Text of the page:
MWAA: Loudoun Must Stick To July 4 Deadline | WAMU 88.5 - American University Radio

WAMU 88.5 : News

MWAA: Loudoun Must Stick To July 4 Deadline

Play associated audio
The hard deadline of July 4 stands, if Loudoun County wants the Silver Line, currently under construction, to extend into the county suburbs.
http://www.flickr.com/photos/senatormarkwarner/5117597821/
The hard deadline of July 4 stands, if Loudoun County wants the Silver Line, currently under construction, to extend into the county suburbs.

The Metropolitan Washington Airports Authority’s CEO says the agency will not grant a request by three members of the Loudoun County Board of Supervisors to extend a deadline for a critical decision affecting Phase 2 of the Silver Line rail project to Dulles Airport.

In an exclusive interview with WAMU 88.5, CEO Jack Potter said MWAA will not extend Loudoun County’s deadline to December to decide whether to opt out of the $2.7 billion rail link. The current deadline is July 4; the board of supervisors is expected to vote the day prior.

On Monday, the three board members issued a list of 21 "considerations" upon which their support may ride (pdf) and requested a six-month deadline extension. If the nine-member board votes to opt out, the start of Phase 2 would be delayed at least 18 months.

"We are looking forward to a decision on July 3," said Potter, who said Loudoun officials were already granted a 30-day extension that pushed the final decision into next month.

Although only four of nine county supervisors currently support Phase 2, Potter said he was optimistic Loudoun will opt in.

"They are starting to address some of the more challenging issues with Phase 2. One of the biggest issues they have is how to finance Phase 2. The fact that they are actively engaged in discussions about tax districts and finding other means of dealing with the funding, I find that encouraging.” Potter said.

A proposal to create a special tax district around the planned Metro stops west of the airport was one of three ideas the Loudoun board agreed to consider to pay for the county’s $270 million Phase 2 commitment. The board has scheduled a work session on June 29 to decide on a financing framework before the final vote. The tax district would levy taxes on commercial properties that stand to benefit from the presence of a Metro stop nearby.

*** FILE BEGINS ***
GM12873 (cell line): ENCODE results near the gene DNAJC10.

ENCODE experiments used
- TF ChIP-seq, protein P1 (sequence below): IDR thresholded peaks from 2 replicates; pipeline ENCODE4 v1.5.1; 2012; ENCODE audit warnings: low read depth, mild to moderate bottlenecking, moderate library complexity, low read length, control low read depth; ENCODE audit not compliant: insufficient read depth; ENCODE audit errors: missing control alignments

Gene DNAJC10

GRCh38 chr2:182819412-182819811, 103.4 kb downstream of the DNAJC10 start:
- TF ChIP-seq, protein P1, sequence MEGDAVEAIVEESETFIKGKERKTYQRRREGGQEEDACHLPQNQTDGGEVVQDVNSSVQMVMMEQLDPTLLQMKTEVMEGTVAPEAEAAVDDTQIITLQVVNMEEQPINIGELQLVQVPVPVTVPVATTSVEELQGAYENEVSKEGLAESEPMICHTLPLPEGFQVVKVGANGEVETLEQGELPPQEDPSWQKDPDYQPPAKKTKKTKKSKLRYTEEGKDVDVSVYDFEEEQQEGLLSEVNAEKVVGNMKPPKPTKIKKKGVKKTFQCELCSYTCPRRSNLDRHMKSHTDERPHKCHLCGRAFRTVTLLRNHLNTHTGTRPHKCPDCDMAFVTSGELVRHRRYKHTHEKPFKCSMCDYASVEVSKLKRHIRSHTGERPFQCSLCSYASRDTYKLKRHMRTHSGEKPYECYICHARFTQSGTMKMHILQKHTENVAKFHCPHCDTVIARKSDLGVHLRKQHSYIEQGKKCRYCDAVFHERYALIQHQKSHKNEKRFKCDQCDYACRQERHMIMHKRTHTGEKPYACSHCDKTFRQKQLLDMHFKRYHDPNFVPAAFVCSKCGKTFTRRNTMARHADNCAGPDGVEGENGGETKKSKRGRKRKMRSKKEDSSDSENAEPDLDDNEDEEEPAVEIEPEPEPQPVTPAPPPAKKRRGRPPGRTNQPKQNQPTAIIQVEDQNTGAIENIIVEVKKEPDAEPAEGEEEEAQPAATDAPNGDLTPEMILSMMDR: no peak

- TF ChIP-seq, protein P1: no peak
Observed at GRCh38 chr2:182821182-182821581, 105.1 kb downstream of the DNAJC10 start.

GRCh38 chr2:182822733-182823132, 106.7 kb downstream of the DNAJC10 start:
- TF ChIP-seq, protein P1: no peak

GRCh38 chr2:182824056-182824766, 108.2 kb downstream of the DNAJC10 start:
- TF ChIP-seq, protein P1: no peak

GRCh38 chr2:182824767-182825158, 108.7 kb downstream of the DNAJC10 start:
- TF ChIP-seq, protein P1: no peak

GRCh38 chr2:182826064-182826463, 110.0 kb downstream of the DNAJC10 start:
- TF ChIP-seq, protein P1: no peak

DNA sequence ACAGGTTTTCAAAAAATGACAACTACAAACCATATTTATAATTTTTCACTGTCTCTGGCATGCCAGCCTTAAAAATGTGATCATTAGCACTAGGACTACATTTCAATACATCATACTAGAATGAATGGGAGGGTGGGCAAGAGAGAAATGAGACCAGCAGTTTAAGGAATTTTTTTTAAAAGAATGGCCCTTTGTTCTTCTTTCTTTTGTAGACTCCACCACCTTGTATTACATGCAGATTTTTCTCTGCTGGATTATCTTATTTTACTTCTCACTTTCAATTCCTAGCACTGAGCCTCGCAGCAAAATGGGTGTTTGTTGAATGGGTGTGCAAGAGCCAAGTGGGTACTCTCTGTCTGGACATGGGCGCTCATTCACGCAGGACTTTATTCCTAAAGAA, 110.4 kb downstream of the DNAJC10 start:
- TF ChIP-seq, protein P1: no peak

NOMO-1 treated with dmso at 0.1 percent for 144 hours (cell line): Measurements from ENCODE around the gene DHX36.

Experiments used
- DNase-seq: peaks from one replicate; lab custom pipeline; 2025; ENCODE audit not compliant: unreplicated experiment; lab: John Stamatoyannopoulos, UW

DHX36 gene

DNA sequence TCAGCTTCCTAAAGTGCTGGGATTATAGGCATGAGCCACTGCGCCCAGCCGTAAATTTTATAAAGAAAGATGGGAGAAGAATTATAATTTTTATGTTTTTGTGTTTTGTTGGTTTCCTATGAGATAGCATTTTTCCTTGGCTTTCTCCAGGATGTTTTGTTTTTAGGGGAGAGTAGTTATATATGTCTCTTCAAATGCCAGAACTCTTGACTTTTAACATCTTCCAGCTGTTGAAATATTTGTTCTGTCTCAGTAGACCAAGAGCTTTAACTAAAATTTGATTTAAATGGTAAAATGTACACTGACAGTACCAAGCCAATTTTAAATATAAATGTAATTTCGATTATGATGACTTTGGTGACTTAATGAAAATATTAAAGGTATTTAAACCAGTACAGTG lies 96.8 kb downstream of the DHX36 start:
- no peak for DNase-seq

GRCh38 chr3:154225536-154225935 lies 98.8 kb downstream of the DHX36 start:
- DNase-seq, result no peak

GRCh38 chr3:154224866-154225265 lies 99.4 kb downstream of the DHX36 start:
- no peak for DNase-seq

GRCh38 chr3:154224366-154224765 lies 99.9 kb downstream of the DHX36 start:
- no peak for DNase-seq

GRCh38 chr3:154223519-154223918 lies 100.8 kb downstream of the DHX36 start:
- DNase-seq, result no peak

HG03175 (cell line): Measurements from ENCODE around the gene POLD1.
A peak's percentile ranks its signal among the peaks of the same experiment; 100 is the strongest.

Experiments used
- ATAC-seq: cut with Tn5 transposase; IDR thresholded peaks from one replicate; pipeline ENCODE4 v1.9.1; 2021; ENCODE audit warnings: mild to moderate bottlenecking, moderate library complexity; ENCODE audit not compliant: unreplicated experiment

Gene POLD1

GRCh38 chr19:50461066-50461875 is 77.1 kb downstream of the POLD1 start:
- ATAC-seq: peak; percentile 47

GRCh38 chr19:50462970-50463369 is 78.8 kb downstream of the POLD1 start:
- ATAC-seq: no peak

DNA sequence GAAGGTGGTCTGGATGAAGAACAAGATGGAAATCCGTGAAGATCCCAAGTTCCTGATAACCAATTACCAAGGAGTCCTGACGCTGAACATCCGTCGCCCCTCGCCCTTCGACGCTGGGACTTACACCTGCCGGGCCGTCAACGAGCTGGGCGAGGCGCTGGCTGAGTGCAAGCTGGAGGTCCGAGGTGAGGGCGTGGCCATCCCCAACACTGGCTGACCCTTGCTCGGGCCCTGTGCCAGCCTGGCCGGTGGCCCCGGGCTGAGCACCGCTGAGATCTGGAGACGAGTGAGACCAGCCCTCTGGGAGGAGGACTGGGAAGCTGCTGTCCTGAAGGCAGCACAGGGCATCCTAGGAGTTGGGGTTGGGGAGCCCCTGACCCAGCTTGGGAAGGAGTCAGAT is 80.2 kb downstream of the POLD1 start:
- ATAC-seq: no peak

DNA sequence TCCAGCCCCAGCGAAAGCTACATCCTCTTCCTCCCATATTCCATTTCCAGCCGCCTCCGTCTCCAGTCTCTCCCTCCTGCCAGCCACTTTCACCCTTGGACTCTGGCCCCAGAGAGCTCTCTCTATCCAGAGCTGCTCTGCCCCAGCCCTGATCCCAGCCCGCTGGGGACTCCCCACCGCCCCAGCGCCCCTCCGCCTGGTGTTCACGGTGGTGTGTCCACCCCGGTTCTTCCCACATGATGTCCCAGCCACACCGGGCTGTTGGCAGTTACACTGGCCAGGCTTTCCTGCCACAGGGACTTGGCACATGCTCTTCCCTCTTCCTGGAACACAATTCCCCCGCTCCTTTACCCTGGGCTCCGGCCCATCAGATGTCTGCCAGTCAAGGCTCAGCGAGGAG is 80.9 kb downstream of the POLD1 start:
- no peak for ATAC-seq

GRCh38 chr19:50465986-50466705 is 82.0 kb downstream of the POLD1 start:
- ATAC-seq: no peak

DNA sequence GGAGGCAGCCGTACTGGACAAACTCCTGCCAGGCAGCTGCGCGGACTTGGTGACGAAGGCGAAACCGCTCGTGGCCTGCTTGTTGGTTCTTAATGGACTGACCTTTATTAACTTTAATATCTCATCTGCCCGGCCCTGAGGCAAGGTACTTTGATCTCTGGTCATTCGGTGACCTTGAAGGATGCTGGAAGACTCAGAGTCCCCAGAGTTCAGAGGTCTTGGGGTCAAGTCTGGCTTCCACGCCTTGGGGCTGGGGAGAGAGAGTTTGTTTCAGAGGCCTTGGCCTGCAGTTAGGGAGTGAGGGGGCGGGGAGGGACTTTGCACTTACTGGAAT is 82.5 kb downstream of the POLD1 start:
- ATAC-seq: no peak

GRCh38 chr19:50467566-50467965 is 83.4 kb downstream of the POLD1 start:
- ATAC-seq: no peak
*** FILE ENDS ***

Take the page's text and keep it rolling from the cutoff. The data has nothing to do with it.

Supervisor Ken Reid (R-Leesburg) said he would support Metrorail to Loudoun if the board approves the proposal for the special tax district. Reid has been on the fence.

"Looking at the numbers, it looks to me that it will help pay for the cost of Dulles rail without burdening the rest of the county," said Reid, who maintains that the Silver Line would not solve the county’s transportation problems. "I still think that some of our conditions… are things the Airports Authority and WMATA should be discussing with us," said Reid, who said he never intended to make the "opt in consideration" an ultimatum.

"I think that many of the issues there are beyond anyone’s control," said Potter. "It's great for someone to have a wish list for what they would like to have in a perfect world, but much of what they wrote down is unattainable."

NPR

Christmas Bells Are Ringing, And Cable Holiday Movies Are Unrelenting

Christmas cable movies are a genre unto themselves. We take a look at some of the Hallmark (and other) romances that are surprisingly big business this time of year.
NPR

Coca-Cola Wades Into Milk Business With 'Fairlife'

The milk is now for sale in a limited number of stores — including the Coborn's in Belle Plaine, Minn. Ari Shairo talks with Coborn's dairy manager, Steven Thueringer.
WAMU 88.5

Forthcoming MoCo Legislation Targets Smoking, Alcohol, Pinball

The start of Maryland's General Assembly session is a little less than two months away, but state lawmakers are already crafting bills that propose certain alcohol and tobacco regulations. And pinball.
NPR

In Darren Wilson's Testimony, Familiar Themes About Black Men

Wilson's descriptions of Michael Brown reminded some people of negative depictions of African-Americans in history. Recent studies suggest these perceptions have deeper psychological roots.

Leave a Comment

Help keep the conversation civil. Please refer to our Terms of Use and Code of Conduct before posting your comments.